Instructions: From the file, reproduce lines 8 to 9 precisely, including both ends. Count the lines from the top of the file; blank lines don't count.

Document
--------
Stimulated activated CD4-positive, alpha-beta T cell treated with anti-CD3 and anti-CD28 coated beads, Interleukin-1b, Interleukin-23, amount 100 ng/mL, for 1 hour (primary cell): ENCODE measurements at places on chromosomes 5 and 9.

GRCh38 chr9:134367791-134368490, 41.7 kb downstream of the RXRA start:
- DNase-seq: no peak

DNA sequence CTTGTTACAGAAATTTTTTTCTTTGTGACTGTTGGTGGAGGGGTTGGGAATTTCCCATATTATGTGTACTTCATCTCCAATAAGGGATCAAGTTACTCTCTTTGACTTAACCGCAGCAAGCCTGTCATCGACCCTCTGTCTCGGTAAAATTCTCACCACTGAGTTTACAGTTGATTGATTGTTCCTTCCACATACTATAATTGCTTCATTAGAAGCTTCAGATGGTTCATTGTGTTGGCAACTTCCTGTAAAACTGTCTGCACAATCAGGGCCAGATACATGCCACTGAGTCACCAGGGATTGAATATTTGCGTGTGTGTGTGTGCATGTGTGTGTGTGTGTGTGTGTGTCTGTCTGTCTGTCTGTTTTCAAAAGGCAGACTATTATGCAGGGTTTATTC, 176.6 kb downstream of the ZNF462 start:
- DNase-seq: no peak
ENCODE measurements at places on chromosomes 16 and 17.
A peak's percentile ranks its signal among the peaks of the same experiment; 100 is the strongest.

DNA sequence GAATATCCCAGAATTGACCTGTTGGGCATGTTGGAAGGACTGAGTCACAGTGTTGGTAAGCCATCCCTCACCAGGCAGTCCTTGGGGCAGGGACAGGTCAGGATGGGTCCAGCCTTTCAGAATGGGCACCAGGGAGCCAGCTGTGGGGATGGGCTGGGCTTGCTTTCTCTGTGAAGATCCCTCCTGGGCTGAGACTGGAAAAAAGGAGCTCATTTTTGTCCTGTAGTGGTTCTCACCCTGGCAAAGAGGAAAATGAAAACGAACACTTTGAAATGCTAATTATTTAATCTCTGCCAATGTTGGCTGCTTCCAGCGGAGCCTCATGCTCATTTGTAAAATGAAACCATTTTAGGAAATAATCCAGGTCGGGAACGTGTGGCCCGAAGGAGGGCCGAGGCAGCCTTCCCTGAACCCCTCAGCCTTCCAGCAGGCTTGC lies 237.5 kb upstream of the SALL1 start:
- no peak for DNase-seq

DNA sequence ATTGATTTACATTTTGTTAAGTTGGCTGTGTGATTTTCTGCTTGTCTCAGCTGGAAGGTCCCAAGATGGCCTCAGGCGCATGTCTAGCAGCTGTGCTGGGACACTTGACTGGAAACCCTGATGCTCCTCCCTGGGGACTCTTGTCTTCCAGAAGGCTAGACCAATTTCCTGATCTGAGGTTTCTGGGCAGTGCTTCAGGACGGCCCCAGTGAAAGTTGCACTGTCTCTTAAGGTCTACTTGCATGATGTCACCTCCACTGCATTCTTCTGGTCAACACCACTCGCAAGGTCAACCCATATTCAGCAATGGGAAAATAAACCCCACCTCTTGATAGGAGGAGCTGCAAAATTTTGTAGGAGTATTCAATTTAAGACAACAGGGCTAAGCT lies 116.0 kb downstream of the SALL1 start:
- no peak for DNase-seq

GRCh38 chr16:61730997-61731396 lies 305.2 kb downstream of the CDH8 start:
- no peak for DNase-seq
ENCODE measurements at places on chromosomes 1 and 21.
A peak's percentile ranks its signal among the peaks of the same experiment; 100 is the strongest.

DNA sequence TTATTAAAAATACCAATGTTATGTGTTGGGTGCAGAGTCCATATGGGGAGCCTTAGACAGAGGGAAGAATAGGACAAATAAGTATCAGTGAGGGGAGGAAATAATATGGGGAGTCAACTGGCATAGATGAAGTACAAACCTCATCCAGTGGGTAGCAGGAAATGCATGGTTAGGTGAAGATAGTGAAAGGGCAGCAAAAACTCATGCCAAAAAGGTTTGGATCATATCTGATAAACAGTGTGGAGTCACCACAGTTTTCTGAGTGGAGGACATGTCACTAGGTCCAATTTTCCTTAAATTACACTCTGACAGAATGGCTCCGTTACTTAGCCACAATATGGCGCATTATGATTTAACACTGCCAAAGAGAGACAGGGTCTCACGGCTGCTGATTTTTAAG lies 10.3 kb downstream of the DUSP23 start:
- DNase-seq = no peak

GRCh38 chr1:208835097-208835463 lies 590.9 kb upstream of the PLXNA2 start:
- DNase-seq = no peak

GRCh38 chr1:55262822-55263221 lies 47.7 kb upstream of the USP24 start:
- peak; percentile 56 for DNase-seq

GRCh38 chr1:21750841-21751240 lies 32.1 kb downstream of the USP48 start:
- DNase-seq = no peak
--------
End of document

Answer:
DNA sequence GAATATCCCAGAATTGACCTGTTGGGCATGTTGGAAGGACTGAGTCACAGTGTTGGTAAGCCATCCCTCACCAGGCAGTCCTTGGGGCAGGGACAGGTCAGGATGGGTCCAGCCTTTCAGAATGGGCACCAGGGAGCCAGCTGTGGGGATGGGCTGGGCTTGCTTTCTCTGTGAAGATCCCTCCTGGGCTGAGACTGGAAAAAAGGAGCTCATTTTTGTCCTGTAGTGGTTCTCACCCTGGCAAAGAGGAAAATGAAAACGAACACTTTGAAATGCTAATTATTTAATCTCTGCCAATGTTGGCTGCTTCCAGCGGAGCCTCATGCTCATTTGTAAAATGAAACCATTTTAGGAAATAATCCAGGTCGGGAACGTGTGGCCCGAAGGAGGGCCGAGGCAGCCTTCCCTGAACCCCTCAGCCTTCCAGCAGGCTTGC lies 237.5 kb upstream of the SALL1 start:
- no peak for DNase-seq